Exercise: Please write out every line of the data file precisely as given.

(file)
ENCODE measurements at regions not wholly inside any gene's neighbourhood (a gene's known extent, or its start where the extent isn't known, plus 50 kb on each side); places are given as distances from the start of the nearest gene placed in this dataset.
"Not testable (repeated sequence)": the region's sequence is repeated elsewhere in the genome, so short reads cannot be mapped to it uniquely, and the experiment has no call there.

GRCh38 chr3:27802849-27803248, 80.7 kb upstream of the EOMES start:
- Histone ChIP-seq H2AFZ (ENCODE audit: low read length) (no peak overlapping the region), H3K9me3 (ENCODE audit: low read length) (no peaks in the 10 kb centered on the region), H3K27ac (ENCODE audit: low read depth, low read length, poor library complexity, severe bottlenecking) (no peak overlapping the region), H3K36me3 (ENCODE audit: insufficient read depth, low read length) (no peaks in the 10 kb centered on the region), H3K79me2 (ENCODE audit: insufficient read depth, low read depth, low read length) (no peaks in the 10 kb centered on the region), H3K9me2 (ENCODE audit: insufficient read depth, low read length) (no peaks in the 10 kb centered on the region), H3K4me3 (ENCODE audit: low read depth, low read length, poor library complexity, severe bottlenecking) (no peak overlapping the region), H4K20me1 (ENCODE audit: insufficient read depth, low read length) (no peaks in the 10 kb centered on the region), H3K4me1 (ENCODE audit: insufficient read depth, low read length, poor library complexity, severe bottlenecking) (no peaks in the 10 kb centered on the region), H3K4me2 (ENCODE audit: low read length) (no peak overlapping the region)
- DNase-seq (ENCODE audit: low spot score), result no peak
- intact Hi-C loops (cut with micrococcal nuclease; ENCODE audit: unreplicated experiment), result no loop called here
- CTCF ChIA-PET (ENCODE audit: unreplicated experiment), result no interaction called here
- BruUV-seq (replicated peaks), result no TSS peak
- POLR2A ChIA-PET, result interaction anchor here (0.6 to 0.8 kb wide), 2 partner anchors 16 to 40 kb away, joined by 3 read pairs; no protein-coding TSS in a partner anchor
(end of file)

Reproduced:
ENCODE measurements at regions not wholly inside any gene's neighbourhood (a gene's known extent, or its start where the extent isn't known, plus 50 kb on each side); places are given as distances from the start of the nearest gene placed in this dataset.
"Not testable (repeated sequence)": the region's sequence is repeated elsewhere in the genome, so short reads cannot be mapped to it uniquely, and the experiment has no call there.

GRCh38 chr3:27802849-27803248, 80.7 kb upstream of the EOMES start:
- Histone ChIP-seq H2AFZ (ENCODE audit: low read length) (no peak overlapping the region), H3K9me3 (ENCODE audit: low read length) (no peaks in the 10 kb centered on the region), H3K27ac (ENCODE audit: low read depth, low read length, poor library complexity, severe bottlenecking) (no peak overlapping the region), H3K36me3 (ENCODE audit: insufficient read depth, low read length) (no peaks in the 10 kb centered on the region), H3K79me2 (ENCODE audit: insufficient read depth, low read depth, low read length) (no peaks in the 10 kb centered on the region), H3K9me2 (ENCODE audit: insufficient read depth, low read length) (no peaks in the 10 kb centered on the region), H3K4me3 (ENCODE audit: low read depth, low read length, poor library complexity, severe bottlenecking) (no peak overlapping the region), H4K20me1 (ENCODE audit: insufficient read depth, low read length) (no peaks in the 10 kb centered on the region), H3K4me1 (ENCODE audit: insufficient read depth, low read length, poor library complexity, severe bottlenecking) (no peaks in the 10 kb centered on the region), H3K4me2 (ENCODE audit: low read length) (no peak overlapping the region)
- DNase-seq (ENCODE audit: low spot score), result no peak
- intact Hi-C loops (cut with micrococcal nuclease; ENCODE audit: unreplicated experiment), result no loop called here
- CTCF ChIA-PET (ENCODE audit: unreplicated experiment), result no interaction called here
- BruUV-seq (replicated peaks), result no TSS peak
- POLR2A ChIA-PET, result interaction anchor here (0.6 to 0.8 kb wide), 2 partner anchors 16 to 40 kb away, joined by 3 read pairs; no protein-coding TSS in a partner anchor